A plan to reduce organizational stress during and after the organizational change process at IBM
Conducting a stress audit
This involves identifying the sources of stress that are related to the change process within an organization. This includes identifying the fears that the employees have concerning the change, the difficulties that are related to the new operations, and the potential inadequacies of the new system as compared to the previous one (Cooper, Weinberg & Sutherland, 2010).
Communication has a significant role in reducing stress levels before and after the change. This can be in the form of assurances from the management before the change process whereby the management commits to doing some particular things if the change is implemented. This involves the communication of the benefits and costs that are associated with the change and outlining the effects and those to be affected. The benefits will make the employees embrace change because they will be able to identify some benefits that they will enjoy. On the other hand, the management can commit to compensating fairly those who would lose their jobs after the change has taken place. Therefore, IBM CEO can direct departmental managers to identify employees who risk losing their jobs and then assure them that some specific amounts have been set aside for their compensation. Financial support can also be given to those who will incur extra costs because of the change. This reduces the worries of an extra financial burden on the employees. Training can also be another initiative that reduces stress because it helps employees to adapt to their new roles (Cooper, Weinberg & Sutherland, 2010).
After implementation, the trainer needs to be available to answer questions from the employees. This reduces the fear of failure in the new jobs hence reducing stress. The management of IBM needs to keep the promises it made to the employees before implementing the process. This cultivates a sense of belonging because the employees feel that their needs are considered when any change is to be implemented. The counseling process can also be used to help members who have to deal with unavoidable circumstances because of the change. For instance, some members who were very close may feel lonely and neglected when their colleagues have to leave due to the changes implemented. Therefore, such members can be helped through counseling. Providing feedback avenues can also be important in helping an employee to adapt smoothly to the new role with less stress (Kirst-Ashman & Hull, 2008).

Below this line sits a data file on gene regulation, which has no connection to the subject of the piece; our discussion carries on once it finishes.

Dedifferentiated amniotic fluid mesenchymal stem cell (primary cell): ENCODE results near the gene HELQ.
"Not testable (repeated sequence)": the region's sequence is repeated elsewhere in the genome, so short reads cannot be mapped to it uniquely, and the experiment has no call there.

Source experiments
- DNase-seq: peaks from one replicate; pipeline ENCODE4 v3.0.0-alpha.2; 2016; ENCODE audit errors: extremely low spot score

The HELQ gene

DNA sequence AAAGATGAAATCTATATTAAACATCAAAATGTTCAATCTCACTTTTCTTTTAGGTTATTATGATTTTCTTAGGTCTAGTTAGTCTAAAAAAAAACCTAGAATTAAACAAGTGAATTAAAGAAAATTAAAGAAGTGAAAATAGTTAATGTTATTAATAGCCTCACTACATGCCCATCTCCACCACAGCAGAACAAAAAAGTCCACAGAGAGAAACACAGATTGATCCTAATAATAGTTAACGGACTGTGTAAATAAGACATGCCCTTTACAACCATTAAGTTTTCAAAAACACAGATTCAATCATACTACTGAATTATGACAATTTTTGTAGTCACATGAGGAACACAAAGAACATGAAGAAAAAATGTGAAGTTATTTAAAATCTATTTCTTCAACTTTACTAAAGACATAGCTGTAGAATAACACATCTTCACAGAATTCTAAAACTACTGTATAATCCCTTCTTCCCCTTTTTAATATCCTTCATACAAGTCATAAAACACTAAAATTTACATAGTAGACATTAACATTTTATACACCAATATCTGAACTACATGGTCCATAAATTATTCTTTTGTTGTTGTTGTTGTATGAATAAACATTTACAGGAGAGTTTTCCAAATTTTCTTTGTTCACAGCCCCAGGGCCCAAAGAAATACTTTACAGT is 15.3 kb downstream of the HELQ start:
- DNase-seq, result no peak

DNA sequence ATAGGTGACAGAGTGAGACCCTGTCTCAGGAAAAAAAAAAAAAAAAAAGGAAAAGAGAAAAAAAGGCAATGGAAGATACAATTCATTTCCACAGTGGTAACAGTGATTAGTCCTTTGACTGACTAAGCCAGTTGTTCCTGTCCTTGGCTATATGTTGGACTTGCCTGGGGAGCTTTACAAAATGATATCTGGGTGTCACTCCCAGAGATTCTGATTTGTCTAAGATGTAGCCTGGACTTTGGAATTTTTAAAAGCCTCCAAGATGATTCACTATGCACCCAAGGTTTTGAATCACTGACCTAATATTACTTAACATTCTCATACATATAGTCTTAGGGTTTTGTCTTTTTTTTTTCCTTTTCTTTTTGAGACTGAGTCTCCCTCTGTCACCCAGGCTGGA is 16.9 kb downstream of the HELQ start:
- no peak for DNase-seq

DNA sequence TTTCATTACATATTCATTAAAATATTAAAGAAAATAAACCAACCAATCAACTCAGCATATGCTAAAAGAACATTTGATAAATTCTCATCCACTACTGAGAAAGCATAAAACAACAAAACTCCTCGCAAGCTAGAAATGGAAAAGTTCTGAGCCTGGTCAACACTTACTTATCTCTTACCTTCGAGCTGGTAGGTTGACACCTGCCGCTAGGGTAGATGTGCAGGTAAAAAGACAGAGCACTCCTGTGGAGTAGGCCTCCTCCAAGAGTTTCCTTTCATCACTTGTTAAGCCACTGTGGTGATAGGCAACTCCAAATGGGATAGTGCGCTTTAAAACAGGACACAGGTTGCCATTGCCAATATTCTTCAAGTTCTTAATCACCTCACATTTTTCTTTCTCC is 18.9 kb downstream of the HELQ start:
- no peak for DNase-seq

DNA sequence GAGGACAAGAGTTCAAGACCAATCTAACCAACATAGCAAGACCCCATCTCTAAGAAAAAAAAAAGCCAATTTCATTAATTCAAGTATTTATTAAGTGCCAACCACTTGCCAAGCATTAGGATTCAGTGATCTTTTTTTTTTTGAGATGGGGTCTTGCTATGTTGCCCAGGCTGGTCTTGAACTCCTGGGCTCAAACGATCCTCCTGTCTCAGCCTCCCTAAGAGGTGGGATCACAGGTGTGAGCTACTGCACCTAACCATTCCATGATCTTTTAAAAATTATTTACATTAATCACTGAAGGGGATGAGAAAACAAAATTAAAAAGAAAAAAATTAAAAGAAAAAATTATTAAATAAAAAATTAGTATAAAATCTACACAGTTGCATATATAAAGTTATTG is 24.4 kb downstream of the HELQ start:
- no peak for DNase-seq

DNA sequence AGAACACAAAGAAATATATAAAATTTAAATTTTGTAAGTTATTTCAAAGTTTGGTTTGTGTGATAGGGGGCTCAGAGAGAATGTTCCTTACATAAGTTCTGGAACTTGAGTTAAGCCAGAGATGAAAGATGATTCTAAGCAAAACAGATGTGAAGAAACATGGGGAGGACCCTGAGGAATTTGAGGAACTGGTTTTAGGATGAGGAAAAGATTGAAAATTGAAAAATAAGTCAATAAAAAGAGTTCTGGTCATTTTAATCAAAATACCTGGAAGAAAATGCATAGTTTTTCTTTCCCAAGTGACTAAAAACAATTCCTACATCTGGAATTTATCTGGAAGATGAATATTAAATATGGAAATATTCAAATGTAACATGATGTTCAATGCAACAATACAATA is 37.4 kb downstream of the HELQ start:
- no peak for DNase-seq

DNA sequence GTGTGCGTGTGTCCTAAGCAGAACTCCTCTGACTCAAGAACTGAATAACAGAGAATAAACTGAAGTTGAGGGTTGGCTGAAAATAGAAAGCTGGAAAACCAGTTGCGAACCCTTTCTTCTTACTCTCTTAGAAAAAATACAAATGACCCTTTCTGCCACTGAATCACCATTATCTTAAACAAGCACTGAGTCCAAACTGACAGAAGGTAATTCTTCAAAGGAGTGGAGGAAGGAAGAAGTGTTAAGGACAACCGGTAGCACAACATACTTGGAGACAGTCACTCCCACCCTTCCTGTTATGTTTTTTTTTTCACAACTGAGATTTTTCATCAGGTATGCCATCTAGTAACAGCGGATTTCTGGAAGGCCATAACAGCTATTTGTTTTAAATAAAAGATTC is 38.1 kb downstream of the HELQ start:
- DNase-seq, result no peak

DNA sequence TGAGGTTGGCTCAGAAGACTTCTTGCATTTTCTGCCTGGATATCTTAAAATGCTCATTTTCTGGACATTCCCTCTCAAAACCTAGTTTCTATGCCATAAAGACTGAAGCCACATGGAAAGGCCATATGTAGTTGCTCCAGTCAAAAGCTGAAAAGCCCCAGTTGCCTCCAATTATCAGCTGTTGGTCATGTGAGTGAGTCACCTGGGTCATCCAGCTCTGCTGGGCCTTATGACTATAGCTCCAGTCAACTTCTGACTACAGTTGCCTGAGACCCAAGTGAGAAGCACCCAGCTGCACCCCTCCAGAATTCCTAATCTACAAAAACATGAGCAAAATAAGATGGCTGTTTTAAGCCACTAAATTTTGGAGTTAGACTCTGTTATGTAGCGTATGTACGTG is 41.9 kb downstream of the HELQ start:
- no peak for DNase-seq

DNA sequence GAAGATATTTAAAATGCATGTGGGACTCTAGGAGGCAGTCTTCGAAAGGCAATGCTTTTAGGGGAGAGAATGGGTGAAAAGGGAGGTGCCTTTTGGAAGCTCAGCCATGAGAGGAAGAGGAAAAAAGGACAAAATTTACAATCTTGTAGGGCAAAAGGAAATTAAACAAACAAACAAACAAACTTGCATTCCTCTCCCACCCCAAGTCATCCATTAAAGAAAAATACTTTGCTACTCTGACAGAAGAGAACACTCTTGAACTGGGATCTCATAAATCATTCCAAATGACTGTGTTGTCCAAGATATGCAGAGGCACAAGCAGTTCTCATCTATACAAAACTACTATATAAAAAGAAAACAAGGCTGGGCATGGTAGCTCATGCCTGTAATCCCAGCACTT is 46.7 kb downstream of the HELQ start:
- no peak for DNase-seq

Barriers to organizational change
Change is inevitable in any organization; however, the successful implementation of the change process to achieve the required results is not a guaranteed process. Various barriers can prevent an organization from achieving the objectives of change.
Resistance to change
Every organization has a way it carries out its daily operations. Employees get used to these procedures and processes and are comfortable carrying out their daily operations through the everyday processes. When they realize that their work is faced with imminent change they will oppose the change because of the uncertainties associated with the new operations that are to be implemented. Every employee is inherently concerned about change because s/he does not know how the changes will affect him or her. Furthermore, if the employees have previously gone through a change process that affected them negatively, then the level of resistance will be higher. Therefore, an organization can end up not achieving the planned objectives of a change process due to resistance from employees (Flood & Flood, 2000).